2. Bid Award No. E99-226: Ferry Dock Mooring Dolphin

      Bids were opened on the subject project on February 23, 1999. The bid protest period expired at 4:30pm on February 24, 1999. Results of the bid opening are as follows:

      Responsive Base Bid Additive Alternate Total Bid
      Western Marine Construction, Inc. $149,500 $22,000 $171,500
      Trucano Construction Company $156,655 $23,400 $180,055
      No. Pacific Steel Erectors, Inc. $220,529 $35,194 $255,723.99
      Engineer’s Estimate $175,000 $40,000 $215,000

       

      This project consists of a Base Bid and one Additive Alternate. The Base Bid provides for installation of three 20-inch steel pile mooring dolphins, with bollard cap; and installation of a catwalk. The Additive Alternate provides for installation of a second catwalk extending from the southernmost existing mooring dolphin to shore at the old ferry terminal dock.

      Funding Source: Port Dues

      Total Project Funds: $276,000

      I recommend award of this project to Western Marine Construction, Inc. in the amount bid, for the base bid and additive alternate, for a total award of $171,500.00, contingent upon adoption of Ordinance No. 98-17 (AB) scheduled for public hearing on tonight’s agenda.

      3. Bid Award No. E99-234: Health & Social Services Building Ventilation System/Minor Remodel

      Bids were opened on the subject project on February 19, 1999. The bid protest period expired at 4:30pm, February 23, 1999. Results of the bid opening are as follows:

      Responsive

      Base Bid Alt. 1 Alt. 2 Alt. 3 Alt. 4 Total

      Jack’s Plumbing
      & Heating, Inc.

      $361,000 $18,000 $3,000 $5,000 $3,000 $390,000

      The Perfect Fit

      $416,500 $27,000 $3,000 $10,000 $3,550 $460,050

      Architect’s Estimate

      $325,400 $19,000 $8,900 $12,400 $6,200 $371,900

      Non-Responsive: Superior Builders, Inc. Reason: failed to acknowledge receiving Addendum No. 2.

      The project consists of installation of a forced air system; replacement of the existing sewage lift station and pump house; minor remodeling, including replacement of toilet room fixtures and finishes in the H&SS Building at Salmon Creek. Completion time for this project is 150 calendar days.

      The four additive alternates consist of 1) provide and install new carpet and rubber base; 2) provide and install new acoustical ceiling panels; 3) paint interior and some exterior walls; and, 4) remove existing rubber treads and risers, and provide and install new rubber stair tread.

      Funding Source: State Grants; General Sales Tax

      Total Project Funds: $394,400

      I recommend award of this project to Jack’s Plumbing & Heating, Inc. in the amount bid for the base bid for a total award of $361,000.00.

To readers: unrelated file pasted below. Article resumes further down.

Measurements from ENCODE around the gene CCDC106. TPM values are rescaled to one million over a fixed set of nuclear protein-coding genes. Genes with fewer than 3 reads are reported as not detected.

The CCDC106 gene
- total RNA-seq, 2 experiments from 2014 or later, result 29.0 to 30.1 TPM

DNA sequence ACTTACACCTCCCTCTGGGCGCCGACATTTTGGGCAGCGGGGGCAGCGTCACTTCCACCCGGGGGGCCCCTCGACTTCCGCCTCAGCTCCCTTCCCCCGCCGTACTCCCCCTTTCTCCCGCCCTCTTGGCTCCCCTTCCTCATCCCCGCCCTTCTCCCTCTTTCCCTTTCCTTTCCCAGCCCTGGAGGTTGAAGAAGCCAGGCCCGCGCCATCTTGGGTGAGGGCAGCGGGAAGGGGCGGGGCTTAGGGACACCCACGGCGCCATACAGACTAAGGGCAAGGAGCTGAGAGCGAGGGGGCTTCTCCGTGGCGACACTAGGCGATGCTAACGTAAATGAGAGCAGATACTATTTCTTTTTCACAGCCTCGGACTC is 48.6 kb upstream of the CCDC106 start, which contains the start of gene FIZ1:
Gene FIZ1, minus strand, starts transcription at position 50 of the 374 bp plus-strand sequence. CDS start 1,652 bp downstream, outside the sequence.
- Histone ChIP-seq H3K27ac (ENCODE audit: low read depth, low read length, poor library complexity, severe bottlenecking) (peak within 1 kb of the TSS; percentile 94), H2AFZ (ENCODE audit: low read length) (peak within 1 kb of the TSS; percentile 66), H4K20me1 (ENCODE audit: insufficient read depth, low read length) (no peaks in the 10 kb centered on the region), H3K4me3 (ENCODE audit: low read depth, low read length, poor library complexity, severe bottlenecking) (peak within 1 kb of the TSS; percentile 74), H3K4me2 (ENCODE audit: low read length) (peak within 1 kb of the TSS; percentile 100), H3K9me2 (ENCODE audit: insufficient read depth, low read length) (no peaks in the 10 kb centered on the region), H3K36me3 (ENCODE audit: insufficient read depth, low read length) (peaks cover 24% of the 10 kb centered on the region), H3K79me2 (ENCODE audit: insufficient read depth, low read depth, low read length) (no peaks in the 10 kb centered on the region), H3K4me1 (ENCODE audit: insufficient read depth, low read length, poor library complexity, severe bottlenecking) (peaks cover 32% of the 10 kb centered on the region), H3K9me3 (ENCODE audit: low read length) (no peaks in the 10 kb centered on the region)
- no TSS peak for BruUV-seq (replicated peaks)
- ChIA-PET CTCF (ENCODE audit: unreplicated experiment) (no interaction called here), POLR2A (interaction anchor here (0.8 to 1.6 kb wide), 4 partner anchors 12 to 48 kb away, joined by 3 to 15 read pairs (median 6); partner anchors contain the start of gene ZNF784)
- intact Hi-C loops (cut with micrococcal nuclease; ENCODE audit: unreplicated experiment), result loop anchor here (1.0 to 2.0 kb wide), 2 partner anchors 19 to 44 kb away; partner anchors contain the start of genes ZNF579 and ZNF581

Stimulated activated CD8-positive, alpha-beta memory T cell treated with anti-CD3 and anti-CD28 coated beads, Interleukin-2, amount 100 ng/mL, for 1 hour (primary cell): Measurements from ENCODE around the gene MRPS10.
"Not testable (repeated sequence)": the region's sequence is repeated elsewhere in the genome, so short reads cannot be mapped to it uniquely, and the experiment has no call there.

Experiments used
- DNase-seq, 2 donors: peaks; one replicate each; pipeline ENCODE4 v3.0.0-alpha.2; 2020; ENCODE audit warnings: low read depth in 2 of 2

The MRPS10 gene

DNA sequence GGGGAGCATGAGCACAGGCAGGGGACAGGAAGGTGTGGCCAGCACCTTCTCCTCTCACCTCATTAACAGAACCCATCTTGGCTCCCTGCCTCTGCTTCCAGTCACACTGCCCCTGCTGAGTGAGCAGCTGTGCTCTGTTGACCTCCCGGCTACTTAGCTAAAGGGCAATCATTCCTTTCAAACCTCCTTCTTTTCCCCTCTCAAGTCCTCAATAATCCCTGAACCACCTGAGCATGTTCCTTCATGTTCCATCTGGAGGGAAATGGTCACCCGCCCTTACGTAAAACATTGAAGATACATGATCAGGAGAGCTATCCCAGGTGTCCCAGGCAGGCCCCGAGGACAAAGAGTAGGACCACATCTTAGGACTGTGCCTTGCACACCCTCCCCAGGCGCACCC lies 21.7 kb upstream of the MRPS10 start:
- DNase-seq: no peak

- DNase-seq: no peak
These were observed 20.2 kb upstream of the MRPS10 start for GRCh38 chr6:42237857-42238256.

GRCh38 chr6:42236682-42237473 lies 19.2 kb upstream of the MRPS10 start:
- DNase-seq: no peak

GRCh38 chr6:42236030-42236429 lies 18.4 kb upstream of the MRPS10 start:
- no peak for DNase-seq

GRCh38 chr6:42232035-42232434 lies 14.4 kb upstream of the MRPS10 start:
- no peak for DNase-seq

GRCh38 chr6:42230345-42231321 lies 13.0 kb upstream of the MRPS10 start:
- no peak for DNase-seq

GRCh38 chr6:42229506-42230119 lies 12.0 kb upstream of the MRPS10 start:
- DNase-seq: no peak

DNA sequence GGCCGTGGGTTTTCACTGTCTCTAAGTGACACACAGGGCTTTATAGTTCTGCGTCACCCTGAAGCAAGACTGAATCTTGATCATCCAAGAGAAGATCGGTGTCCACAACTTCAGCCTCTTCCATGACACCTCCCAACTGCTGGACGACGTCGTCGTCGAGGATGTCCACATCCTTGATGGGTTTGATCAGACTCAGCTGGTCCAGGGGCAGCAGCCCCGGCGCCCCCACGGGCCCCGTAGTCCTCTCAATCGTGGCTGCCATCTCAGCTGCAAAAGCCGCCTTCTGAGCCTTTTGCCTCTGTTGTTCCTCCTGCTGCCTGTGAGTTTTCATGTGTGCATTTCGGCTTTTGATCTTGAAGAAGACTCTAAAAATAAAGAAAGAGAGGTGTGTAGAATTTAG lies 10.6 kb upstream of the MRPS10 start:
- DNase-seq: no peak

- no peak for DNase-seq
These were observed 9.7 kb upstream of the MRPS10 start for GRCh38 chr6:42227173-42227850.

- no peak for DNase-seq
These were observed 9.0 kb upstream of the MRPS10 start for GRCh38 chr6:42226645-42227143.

3. Transfer Request:

1. Transfer Request No. T-658: Transfers $132,784 from Linellen Heights St. Reconstruction LID (CIP R412-58) and $400,000 from Simpson and David Streets Reconstruction LID (CIP R412-63) for a total transfer of $532,784 to St. Ann’s Avenue Reconstruction (CIP R412-61)

This transfer request moves $132,784 of FY98 Areawide 1% CIP Sales Tax from the Linellen Heights Street Reconstruction LID project and $400,000 of FY99 Areawide 1% CIP Sales Tax from the Simpson and David Streets Reconstruction LID project to the St. Ann’s Avenue Reconstruction project.

The Linellen Heights Street project is complete and the remaining funds are available for other capital projects. The Simpson and David Streets reconstruction project is now under design. The funds appropriated for David Street construction will not be needed this year. Those funds can be transferred to St. Ann’s Avenue reconstruction project to get that project underway. The replacement of funds for construction of the Simpson/David Streets project will be provided from the FY00 Capital Budget. Your packet includes a memo from Public Works Director Ernie Mueller, explaining the need for the transfer.

The Public Works and Facilities approved the transfer of funds from the Simpson and David Streets project to St. Ann’s Street project at its February 3rd meeting. A copy of the minutes can be found in your packet.

After the transfers are approved, the fund available balances, budgets, and status for the projects will be as follows:

Transfer Status/
Project Number/
Project Name
Unobligated
Funds Available
Prior to Transfer
Unobligated
Funds Available
After Transfer
Total Project
Budget
After Transfer
Status
Transferred from:
R412-58/
Linellen Heights
Reconstruction LID
$132,784 $ -0- $ 867,882 closing
R412-63/
Simpson/David Streets
Reconstruction LID
$524,421 $127,421 $200,000 on-going
Transferred to:
R412-61/
St. Ann’s Avenue
Reconstruction
$1,349,409 $1,882,193 $2,032,784 on-going

I recommend that this transfer be approved.

  1. ORDINANCES FOR PUBLIC HEARING
    1. Ordinance No. 99-03

An Ordinance Amending the Purchasing Code to Redefine the Term "Party" to Repeal the Requirements That One Member of the Bidding Review Board be a Lawyer, and to Provide for Recommendations by the Bidding Review Board. Presented by the Manager.

Administrative or Staff Report